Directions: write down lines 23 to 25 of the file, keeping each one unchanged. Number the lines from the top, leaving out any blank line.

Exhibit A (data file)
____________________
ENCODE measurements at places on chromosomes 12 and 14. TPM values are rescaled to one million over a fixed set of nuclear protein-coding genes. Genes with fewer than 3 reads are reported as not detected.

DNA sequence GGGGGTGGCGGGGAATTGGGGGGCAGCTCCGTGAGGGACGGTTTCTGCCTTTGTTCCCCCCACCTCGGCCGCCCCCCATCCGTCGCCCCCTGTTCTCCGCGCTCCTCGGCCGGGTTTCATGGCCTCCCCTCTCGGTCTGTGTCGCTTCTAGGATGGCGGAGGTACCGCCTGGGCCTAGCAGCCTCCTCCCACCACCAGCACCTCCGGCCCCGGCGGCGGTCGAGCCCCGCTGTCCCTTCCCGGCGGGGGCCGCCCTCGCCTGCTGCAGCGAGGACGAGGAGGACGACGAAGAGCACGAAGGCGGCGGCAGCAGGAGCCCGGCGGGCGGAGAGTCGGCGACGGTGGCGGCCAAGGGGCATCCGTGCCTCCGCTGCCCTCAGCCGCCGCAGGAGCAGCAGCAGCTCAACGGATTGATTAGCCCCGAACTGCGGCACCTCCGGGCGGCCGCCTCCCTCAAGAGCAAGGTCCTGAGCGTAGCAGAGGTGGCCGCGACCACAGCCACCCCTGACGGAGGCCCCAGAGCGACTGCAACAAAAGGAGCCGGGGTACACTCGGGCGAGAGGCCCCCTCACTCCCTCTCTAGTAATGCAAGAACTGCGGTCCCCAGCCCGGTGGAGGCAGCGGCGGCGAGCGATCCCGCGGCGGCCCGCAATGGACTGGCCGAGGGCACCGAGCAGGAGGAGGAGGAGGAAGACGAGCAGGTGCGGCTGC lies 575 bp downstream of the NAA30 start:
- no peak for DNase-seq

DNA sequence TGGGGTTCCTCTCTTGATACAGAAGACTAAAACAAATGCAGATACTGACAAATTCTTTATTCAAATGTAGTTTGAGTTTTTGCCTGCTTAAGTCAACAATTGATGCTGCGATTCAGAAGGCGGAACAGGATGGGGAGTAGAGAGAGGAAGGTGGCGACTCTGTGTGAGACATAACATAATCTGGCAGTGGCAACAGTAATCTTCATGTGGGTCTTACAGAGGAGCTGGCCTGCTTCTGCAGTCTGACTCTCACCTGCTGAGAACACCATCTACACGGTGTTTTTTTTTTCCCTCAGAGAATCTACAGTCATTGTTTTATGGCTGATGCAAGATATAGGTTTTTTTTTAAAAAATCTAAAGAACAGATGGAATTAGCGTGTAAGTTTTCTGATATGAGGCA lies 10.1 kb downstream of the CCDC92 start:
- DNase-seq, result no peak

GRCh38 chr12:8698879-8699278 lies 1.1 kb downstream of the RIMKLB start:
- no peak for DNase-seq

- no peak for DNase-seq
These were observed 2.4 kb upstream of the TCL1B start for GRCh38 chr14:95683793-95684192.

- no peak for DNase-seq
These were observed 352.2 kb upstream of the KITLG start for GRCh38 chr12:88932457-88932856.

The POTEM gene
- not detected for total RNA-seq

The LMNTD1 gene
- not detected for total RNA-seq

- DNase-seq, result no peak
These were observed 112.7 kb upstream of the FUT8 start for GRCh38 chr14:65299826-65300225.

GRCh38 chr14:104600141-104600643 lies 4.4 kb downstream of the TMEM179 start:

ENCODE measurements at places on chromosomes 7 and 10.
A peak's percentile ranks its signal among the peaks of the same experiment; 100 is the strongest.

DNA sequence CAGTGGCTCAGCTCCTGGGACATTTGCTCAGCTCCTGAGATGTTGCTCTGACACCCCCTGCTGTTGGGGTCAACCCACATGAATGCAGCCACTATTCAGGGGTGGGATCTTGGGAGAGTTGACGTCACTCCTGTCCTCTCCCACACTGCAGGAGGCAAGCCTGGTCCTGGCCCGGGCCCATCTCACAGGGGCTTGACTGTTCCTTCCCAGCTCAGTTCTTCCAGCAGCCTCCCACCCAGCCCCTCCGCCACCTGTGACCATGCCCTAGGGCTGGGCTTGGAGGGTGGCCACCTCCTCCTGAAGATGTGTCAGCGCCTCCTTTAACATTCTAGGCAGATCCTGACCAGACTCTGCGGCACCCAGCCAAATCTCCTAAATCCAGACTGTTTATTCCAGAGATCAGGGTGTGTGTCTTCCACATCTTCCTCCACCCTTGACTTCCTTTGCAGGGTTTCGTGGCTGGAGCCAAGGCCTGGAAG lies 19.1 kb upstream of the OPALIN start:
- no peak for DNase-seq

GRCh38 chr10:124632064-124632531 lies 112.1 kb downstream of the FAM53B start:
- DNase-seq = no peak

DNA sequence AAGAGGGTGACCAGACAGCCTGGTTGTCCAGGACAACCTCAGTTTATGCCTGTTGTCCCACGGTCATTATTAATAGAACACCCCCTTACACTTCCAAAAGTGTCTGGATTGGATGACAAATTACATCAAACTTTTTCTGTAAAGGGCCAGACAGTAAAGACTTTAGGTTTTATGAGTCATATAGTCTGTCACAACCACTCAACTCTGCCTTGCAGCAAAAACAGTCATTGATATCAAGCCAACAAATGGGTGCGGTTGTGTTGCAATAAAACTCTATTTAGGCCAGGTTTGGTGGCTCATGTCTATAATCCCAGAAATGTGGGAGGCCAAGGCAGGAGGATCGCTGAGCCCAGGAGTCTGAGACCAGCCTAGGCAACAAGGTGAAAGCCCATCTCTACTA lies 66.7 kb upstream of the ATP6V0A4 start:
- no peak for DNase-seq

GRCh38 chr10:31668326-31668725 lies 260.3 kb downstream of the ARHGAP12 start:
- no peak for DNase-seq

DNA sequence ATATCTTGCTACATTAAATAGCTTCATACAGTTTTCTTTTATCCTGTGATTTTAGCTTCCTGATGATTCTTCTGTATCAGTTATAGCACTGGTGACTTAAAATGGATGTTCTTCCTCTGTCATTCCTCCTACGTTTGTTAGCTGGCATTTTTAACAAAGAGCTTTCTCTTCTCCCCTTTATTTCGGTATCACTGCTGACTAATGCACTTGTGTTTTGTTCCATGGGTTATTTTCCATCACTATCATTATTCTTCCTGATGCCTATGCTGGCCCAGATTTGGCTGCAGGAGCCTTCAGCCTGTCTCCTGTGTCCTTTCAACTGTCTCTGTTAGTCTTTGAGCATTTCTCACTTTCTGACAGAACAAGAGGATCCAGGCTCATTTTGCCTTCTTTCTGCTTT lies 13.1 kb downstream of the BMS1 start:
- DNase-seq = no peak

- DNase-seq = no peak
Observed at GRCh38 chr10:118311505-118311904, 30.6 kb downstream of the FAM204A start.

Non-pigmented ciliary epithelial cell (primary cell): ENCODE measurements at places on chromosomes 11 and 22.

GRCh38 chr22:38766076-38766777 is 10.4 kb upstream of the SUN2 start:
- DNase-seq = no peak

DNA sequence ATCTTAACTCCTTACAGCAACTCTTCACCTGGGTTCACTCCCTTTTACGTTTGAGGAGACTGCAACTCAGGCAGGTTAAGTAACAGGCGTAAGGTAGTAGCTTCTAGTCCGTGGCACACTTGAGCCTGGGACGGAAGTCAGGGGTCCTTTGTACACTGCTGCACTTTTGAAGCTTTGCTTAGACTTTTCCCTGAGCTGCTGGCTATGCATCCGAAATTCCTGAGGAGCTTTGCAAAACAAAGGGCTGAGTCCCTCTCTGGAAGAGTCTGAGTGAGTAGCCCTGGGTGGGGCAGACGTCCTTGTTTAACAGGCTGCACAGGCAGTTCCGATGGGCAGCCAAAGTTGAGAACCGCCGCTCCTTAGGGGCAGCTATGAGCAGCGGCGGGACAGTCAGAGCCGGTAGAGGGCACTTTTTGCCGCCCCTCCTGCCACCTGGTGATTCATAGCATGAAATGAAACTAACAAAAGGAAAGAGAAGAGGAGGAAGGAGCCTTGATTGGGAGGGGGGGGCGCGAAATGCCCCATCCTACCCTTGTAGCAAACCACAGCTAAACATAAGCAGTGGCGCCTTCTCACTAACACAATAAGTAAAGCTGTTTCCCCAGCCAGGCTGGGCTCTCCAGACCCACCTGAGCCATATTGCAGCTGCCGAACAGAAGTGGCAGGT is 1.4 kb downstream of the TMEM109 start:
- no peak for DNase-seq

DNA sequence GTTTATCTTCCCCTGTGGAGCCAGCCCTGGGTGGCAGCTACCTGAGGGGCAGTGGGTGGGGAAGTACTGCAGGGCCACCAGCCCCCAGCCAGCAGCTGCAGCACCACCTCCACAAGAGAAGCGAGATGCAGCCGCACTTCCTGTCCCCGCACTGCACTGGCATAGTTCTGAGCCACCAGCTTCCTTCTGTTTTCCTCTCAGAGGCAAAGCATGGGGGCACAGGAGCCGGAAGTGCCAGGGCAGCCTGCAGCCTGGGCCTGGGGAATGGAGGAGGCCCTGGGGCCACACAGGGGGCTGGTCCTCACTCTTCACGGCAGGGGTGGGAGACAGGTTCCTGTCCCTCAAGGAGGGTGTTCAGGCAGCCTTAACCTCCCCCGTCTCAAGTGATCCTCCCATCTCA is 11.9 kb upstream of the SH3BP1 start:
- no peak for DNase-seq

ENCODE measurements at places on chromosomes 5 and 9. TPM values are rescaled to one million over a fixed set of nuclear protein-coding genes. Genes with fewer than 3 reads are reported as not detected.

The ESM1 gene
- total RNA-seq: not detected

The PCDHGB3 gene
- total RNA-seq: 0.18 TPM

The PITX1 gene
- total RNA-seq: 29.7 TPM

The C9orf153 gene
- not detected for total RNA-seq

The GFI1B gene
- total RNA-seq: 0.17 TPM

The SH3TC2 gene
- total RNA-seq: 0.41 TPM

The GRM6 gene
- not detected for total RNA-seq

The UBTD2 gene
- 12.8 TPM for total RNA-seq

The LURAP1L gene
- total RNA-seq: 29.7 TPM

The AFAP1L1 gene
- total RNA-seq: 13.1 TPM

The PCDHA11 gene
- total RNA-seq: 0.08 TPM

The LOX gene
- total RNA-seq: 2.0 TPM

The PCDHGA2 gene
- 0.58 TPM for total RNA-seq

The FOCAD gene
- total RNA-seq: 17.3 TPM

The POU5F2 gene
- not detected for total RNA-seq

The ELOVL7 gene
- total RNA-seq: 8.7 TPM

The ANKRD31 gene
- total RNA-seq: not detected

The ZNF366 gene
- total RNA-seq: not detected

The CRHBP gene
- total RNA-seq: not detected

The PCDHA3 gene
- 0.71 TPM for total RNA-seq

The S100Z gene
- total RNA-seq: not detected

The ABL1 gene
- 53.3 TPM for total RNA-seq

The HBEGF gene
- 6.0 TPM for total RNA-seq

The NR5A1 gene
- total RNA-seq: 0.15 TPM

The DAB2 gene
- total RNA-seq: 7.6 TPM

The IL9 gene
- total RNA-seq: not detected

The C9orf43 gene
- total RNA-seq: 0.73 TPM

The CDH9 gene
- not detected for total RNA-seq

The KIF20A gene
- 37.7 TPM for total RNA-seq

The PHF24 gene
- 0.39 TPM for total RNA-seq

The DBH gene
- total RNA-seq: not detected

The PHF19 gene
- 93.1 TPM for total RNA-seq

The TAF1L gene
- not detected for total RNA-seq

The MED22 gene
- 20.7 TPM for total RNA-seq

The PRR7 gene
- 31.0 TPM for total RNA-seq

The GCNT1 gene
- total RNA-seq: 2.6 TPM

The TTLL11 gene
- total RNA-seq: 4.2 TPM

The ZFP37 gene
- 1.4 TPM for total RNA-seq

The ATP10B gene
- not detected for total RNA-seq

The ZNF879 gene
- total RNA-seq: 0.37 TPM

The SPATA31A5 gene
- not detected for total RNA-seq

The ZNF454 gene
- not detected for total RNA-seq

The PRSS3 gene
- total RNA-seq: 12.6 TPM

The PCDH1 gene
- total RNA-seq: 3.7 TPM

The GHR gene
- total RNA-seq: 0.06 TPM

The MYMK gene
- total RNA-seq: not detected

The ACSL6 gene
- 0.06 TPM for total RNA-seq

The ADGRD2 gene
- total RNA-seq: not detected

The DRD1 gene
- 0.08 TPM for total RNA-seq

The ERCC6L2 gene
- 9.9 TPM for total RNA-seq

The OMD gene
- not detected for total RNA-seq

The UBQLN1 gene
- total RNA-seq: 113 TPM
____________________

GRCh38 chr10:124632064-124632531 lies 112.1 kb downstream of the FAM53B start:
- DNase-seq = no peak

DNA sequence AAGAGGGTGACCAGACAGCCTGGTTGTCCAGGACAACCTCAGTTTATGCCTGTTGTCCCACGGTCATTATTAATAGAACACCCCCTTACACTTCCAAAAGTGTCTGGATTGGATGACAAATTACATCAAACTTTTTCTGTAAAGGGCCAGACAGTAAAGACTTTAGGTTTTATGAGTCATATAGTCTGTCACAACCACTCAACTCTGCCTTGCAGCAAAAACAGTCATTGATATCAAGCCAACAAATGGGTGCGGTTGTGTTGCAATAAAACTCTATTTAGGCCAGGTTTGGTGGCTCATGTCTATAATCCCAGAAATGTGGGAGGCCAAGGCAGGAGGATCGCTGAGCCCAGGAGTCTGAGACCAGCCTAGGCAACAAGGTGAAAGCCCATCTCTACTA lies 66.7 kb upstream of the ATP6V0A4 start: